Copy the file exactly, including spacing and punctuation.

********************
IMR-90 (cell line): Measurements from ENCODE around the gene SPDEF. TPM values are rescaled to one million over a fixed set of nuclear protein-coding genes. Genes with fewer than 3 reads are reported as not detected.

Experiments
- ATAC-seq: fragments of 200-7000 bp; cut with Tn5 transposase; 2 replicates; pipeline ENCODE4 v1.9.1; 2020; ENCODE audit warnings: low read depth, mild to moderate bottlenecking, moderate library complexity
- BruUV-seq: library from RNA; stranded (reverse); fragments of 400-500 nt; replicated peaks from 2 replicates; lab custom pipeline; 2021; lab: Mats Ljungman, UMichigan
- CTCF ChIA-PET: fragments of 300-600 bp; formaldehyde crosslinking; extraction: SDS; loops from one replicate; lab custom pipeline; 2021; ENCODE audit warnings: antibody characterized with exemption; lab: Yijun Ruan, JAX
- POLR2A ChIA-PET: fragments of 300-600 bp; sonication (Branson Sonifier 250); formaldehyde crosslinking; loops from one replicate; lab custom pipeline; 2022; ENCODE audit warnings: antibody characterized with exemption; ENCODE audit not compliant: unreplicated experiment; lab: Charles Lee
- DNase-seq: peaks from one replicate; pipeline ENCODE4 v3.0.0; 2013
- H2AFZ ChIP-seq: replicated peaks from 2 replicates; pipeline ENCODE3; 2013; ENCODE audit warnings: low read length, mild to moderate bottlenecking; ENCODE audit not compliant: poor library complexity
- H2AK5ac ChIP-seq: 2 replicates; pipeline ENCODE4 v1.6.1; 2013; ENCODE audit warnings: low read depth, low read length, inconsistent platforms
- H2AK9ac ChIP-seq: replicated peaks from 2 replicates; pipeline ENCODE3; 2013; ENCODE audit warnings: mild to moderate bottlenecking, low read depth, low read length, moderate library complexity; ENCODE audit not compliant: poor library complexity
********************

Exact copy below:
IMR-90 (cell line): Measurements from ENCODE around the gene SPDEF. TPM values are rescaled to one million over a fixed set of nuclear protein-coding genes. Genes with fewer than 3 reads are reported as not detected.

Experiments
- ATAC-seq: fragments of 200-7000 bp; cut with Tn5 transposase; 2 replicates; pipeline ENCODE4 v1.9.1; 2020; ENCODE audit warnings: low read depth, mild to moderate bottlenecking, moderate library complexity
- BruUV-seq: library from RNA; stranded (reverse); fragments of 400-500 nt; replicated peaks from 2 replicates; lab custom pipeline; 2021; lab: Mats Ljungman, UMichigan
- CTCF ChIA-PET: fragments of 300-600 bp; formaldehyde crosslinking; extraction: SDS; loops from one replicate; lab custom pipeline; 2021; ENCODE audit warnings: antibody characterized with exemption; lab: Yijun Ruan, JAX
- POLR2A ChIA-PET: fragments of 300-600 bp; sonication (Branson Sonifier 250); formaldehyde crosslinking; loops from one replicate; lab custom pipeline; 2022; ENCODE audit warnings: antibody characterized with exemption; ENCODE audit not compliant: unreplicated experiment; lab: Charles Lee
- DNase-seq: peaks from one replicate; pipeline ENCODE4 v3.0.0; 2013
- H2AFZ ChIP-seq: replicated peaks from 2 replicates; pipeline ENCODE3; 2013; ENCODE audit warnings: low read length, mild to moderate bottlenecking; ENCODE audit not compliant: poor library complexity
- H2AK5ac ChIP-seq: 2 replicates; pipeline ENCODE4 v1.6.1; 2013; ENCODE audit warnings: low read depth, low read length, inconsistent platforms
- H2AK9ac ChIP-seq: replicated peaks from 2 replicates; pipeline ENCODE3; 2013; ENCODE audit warnings: mild to moderate bottlenecking, low read depth, low read length, moderate library complexity; ENCODE audit not compliant: poor library complexity